Tuesday, March 4, 2014
No quit in Celtics?
By Chris Forsberg
WALTHAM, Mass. -- These transitioning Boston Celtics have put a premium on players who operate with a desire to compete and understand the significance of putting on the uniform.
AP Photo/Rick BowmerBrad Stevens says his team plays hard every night because "they know and understand the responsibility of wearing that uniform. They get it."
It's why Chris Babb is on the bench, fighting to earn every penny of a 10-day contract that will pay him roughly $46,000. And it's why Keith Bogans was sent home to finish collecting $5.1 million in guaranteed salary.
The Celtics understand the situation they are in. The team is 20-40 entering the fourth quarter of the 2013-14 season. From a casual fan's perspective, the biggest intrigue over the final 22 games is whether Boston, which currently owns the fourth-worst record in basketball, can generate any additional pingpong balls by sinking lower in the standings.
But to first-year coach Brad Stevens, the focus has to be on getting better and ultimately working against the casual fan's goal by trying to win games.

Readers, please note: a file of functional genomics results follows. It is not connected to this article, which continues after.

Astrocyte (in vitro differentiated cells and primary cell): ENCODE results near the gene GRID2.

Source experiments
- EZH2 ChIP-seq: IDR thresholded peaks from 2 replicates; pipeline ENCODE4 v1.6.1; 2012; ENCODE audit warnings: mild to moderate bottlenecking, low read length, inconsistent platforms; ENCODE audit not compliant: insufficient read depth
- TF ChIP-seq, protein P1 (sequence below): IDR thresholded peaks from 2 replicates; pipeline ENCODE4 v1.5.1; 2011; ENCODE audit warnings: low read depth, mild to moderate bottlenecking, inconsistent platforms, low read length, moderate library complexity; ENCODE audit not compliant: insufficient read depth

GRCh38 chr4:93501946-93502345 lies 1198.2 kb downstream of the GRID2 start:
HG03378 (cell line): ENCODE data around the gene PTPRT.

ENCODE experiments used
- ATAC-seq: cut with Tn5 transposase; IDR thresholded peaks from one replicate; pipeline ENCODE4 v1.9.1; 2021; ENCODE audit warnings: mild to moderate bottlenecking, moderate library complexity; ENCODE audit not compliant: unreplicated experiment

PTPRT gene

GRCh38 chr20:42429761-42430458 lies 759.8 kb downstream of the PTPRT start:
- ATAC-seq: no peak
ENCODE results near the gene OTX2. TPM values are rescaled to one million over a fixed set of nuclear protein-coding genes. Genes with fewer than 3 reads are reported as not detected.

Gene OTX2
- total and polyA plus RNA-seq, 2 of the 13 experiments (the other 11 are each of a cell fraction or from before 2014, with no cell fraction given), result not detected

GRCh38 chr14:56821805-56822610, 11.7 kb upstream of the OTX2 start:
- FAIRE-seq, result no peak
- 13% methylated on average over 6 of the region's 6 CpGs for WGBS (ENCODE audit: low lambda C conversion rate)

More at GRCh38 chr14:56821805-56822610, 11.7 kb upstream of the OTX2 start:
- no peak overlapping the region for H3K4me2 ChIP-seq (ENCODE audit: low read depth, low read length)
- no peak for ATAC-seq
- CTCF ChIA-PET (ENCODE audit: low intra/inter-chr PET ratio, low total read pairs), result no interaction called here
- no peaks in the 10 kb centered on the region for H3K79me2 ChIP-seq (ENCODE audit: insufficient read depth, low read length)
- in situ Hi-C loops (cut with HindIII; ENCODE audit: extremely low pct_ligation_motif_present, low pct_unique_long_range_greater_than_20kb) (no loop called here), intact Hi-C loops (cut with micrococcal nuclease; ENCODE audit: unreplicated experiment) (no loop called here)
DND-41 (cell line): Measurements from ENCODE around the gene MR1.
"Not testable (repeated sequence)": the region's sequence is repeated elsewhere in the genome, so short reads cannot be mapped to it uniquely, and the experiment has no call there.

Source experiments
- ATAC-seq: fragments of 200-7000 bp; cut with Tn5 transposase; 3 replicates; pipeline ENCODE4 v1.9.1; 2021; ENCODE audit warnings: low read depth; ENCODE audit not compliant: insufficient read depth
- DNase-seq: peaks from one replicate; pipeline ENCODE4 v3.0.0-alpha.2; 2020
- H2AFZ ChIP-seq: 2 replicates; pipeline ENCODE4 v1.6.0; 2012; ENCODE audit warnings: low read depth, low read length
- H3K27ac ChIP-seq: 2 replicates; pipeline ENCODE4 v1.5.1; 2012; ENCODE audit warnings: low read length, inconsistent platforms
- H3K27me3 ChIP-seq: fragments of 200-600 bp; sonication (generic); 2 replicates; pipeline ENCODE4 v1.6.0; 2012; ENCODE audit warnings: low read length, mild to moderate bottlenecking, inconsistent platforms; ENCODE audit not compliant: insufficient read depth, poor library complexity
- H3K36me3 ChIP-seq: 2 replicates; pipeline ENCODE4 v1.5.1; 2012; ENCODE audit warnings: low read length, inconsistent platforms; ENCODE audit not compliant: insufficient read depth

"I think we've done a great job of bringing in guys that are not necessarily world-beaters, but great guys, great teammates," said Stevens. "They do whatever you ask them to do and are excited to be here. They know and understand the responsibility of wearing that uniform. They get it.
"As a result, you've got a lot of guys playing really hard regardless of who's out there. It's a credit to guys like Gerald [Wallace]. You want to play hard with him out [season-ending knee and ankle surgery]. We owe that to him. I'm excited because we're getting better. But it's rough because I want to win that game [Saturday against the Pacers]. That game -- we had a shot to win."
The Celtics entered Saturday's tilt 25 games back of league-leading Indiana. They had already lost two games to the Pacers by an average of 21 points, including a pre-Christmas shellacking in Indy that spoiled Stevens' homecoming. But despite mounting injuries, the sort that forced Stevens to play Babb or little-used Joel Anthony in small bursts, the Celtics took Indiana to the wire before dropping a 102-97 decision at TD Garden.
Boston players could be forgiven if they elected to put the 2013-14 season on autopilot over the final 44 days of the season, but Jared Sullinger, who has been barking since last summer about how this team refuses to tank, said these Celtics won't roll over.
"I think the biggest thing is that teams where we are at right now can really just kind of give up and say, 'You know what? Forget this season. Let's try again next year,'" said Sullinger.
Forget the season? Sullinger suggested the Celtics are saying "Forget that."